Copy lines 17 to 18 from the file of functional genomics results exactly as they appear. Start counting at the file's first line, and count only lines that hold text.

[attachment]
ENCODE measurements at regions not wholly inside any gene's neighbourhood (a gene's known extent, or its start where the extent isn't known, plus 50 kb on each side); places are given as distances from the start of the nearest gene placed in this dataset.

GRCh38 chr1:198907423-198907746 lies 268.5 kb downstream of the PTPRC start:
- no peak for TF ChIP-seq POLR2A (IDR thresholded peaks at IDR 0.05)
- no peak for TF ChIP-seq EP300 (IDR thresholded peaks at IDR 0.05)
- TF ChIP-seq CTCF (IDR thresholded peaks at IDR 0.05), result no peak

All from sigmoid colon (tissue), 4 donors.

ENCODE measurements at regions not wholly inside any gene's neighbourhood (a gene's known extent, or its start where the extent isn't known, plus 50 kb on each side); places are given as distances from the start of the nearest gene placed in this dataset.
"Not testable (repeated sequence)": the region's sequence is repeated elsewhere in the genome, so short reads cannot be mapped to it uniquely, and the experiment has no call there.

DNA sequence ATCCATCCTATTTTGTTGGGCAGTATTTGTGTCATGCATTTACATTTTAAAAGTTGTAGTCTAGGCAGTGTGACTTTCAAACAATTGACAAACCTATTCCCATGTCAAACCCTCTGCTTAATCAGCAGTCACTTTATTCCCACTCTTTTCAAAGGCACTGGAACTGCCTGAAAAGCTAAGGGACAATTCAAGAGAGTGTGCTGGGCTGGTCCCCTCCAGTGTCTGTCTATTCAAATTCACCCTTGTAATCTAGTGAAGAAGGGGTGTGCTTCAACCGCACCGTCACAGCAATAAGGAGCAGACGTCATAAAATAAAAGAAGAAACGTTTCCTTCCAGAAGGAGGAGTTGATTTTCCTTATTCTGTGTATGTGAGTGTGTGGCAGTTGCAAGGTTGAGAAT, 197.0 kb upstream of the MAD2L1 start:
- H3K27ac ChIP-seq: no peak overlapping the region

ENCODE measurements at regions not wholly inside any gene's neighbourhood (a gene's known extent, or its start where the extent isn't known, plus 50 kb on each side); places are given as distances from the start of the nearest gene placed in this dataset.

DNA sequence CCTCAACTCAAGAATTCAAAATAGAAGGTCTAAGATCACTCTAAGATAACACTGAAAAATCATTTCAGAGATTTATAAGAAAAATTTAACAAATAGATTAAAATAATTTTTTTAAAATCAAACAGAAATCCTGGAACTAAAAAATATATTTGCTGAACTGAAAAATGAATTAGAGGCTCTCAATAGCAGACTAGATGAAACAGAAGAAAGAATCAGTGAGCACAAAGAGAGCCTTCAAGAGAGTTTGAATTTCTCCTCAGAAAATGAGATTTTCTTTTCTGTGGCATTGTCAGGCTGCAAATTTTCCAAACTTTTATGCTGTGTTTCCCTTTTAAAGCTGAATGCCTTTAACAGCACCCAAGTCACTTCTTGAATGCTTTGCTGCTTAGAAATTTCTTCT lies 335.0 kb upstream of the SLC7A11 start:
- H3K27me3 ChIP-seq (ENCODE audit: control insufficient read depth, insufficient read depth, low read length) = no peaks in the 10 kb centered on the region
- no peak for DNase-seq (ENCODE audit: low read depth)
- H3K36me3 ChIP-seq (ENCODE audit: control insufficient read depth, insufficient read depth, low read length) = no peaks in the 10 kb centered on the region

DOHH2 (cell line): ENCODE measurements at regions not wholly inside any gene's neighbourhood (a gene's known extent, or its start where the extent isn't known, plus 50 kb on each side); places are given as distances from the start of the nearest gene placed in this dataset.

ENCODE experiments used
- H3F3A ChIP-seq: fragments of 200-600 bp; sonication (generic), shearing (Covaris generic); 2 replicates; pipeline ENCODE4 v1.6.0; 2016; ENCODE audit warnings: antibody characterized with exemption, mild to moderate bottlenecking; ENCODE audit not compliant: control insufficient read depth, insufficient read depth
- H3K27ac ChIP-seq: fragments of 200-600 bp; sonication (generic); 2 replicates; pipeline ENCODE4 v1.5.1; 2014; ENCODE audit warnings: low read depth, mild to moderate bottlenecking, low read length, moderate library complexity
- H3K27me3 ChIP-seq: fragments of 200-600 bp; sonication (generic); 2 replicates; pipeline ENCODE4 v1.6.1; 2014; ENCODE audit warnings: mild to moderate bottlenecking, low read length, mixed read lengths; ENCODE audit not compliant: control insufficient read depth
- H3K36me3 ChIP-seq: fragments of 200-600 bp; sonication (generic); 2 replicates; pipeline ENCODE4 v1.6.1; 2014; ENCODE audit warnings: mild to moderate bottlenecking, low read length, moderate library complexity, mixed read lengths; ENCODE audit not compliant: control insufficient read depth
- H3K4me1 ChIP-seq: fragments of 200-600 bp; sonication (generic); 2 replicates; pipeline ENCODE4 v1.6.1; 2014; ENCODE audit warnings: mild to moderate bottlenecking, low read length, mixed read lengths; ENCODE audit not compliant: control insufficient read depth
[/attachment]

ENCODE experiments used
- H3F3A ChIP-seq: fragments of 200-600 bp; sonication (generic), shearing (Covaris generic); 2 replicates; pipeline ENCODE4 v1.6.0; 2016; ENCODE audit warnings: antibody characterized with exemption, mild to moderate bottlenecking; ENCODE audit not compliant: control insufficient read depth, insufficient read depth